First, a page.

hold their practice sessions in the stairwell at work, close to the
vending machines where there was room enough to shim sham, scuffle,
riffle, and riff. That, Barbara had decided, was all she needed to
complete the picture of who she was in the eyes of her colleagues.
promised she would practise nightly, and she did so. For at least
She improved enough to earn Kaz’s nod and Dorothea’s
smile. All the time she kept her dancing a secret from everyone else
who touched upon her life.
She’d lost an entire stone, she found, quite
effortlessly. She had to
move to a smaller skirt size and the bows she tied on her drawstring
trousers were getting larger by the week. Soon she would have to
move to a smaller size there as well. Perhaps eventually she’d also
become the picture of lithesome beauty, she decided. Stranger things
On the other hand, that lost stone was the open door to
into curry two nights a week. Plus, it allowed for absolute piles of
naan. Not the plain sort, mind you, but naan dripping with garlic
butter, naan with butter and spices and honey and almonds, naan any
way that she could find it.
She’d been on her way to a massive weight regain when
brought up the Tap Jam. This was seven months into her lessons,
and she was thinking about dahl heaped upon naan alongside a
lovely plate of salmon tagliatelle (she was not averse to mixing
when it came to dinner) when Dorothea said to her, “We
must go, Detective Sergeant Havers. You’re free on Thursday night,
Barbara was roused from her vision of carbohydrates
wild. Thursday night? Free? Could there ever be a different
applied to any night in her life? Dumbly, she nodded. When Dorothea
cried, “Excellent!” and called out to Kaz, “You can count on us!”
she should have known something was up. It was only after the lesson
as they were walking to the Tube that she discovered what it was
committed herself to.
“It will be such fun!” Dorothea exclaimed. “And Kaz is
be there. He’ll stay with us on the renegade stage.”
Stage was what informed Barbara that come Thursday night, she
would have to invent a sudden debilitating illness directly related
her feet. She had, apparently, just committed herself to some kind
tap- dancing extravaganza, which was among the very last things she
wanted to give a place on her bucket list.
So she made a decent attempt at excuses, touching upon
arches and bunions gone quite mad. Dorothea’s response was a pretty,
“Don’t even attempt to get out of this, Detective Sergeant Havers,”
and to make things worse, she let Barbara know that she was to bring
her tap shoes to work on the day in question, and if she did not,
Dorothea was utterly certain that Detective Sergeant Winston Nkata
would be pleased to fetch Barbara home to get them. Or Detective
Inspector Lynley. He loved going out and about in his fancy car,
he? A drive up to Chalk Farm would be the very thing.
“All right, all right,” had been Barbara’s surrender.
“But if you even
think I’m planning to dance, you’re dead wrong on a dish.”
Thus she found herself in Soho on a Thursday night.
The streets were packed, not only because tourist season had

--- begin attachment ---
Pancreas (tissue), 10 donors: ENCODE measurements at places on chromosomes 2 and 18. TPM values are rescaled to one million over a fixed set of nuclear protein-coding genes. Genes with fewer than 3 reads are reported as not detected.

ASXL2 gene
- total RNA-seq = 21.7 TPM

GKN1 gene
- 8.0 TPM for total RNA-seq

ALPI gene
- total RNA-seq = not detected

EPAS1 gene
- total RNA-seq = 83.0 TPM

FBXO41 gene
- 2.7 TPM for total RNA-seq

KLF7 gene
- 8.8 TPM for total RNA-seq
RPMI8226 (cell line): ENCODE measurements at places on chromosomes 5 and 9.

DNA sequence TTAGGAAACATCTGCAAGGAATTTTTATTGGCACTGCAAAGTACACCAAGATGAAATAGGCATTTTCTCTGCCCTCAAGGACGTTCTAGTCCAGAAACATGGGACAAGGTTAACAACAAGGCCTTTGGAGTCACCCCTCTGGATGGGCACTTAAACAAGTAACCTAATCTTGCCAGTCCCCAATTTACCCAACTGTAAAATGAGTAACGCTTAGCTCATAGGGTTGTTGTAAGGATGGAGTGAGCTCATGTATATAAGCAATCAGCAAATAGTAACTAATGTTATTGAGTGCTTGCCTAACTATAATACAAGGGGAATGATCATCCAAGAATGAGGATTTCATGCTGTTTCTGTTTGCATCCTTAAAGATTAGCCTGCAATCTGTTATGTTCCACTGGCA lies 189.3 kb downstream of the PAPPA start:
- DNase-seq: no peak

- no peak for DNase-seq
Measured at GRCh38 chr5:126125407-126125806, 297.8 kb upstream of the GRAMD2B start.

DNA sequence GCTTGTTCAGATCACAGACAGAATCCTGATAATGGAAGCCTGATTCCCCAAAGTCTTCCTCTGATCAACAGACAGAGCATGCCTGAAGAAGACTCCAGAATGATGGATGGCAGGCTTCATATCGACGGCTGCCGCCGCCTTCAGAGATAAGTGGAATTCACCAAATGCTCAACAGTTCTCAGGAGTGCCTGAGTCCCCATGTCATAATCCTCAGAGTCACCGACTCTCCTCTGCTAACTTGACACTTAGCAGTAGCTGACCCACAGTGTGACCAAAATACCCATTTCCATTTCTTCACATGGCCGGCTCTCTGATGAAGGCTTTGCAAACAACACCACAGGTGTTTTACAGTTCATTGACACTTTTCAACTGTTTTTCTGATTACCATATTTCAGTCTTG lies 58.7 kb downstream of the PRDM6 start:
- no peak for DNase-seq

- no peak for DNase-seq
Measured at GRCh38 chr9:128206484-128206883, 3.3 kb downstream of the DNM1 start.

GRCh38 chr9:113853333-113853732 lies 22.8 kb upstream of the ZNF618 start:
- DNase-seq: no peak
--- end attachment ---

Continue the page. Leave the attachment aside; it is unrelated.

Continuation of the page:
begun, but also because the weather was pleasant and because
Soho had long attracted clubbers, theatre- goers, diners, gawkers,
dancers, and drinkers. So it was a case of muscling through the
to get to Old Compton Street. There, a club called Ella D’s was
On an upper floor of the nightclub, twice each month, a
occurred. This, Barbara quickly discovered, comprised a Jam Mash,
a Renegade Jam, and a Solo Tap, all of which she vowed to eschew
the moment she learned what each one demanded.
The Jam Mash was already in progress when they arrived.
waited outside for a quarter hour to see if Kaz was going to show up
and introduce them to the promised delights of Ella D’s. After that,
however, Dorothea announced impatiently that “he’s had his chance,”
and she led the way into the club where, from above their heads,
could hear music coming, along with what sounded like a herd of
newly shoed ponies on the run.
The noise intensified as they climbed. Along with the
“Big Bad Voodoo Daddy,” they could hear a woman shouting over a
microphone: “Scuffle, scuffle! Now try a flap! Good! Now watch
They hadn’t, after all, been abandoned by Kaz. They discovered
this as they entered a large room with a raised platform at one end,
some two dozen chairs pushed to the walls, and a smaller crowd than
Barbara would have hoped. It was clear she wasn’t going to be able
escape notice if she mingled among them.
Kaz was on the platform with a stout- looking woman in
1950s gear. No high heels, naturally, but gleaming tap shoes that
was employing to serious effect. She was calling out the steps and
doing them with Kaz. Before the platform three lines of tappers were
attempting to duplicate the movements.
“Oh, isn’t this brilliant!” Dorothea exclaimed.
For reasons obscure, she had costumed herself for this
she had so far always gone to their lessons garbed in a leotard and
tights— the leotard covered over by trousers till she reached the
floor— tonight she’d decided on a period kit. It featured a poodle
a blouse tied up beneath her breasts, and a perky ribbon round her
à la Betty Boop. Barbara had decided it was an effort at incognito,
she wished she’d thought along those lines herself.
Dorothea wasn’t, however, incognito to Kaz. He clocked
within about thirty seconds, and he leapt off the platform and
in their direction. With the sixth sense of a seasoned dancer,
he spun round just as he reached their immediate vicinity. Another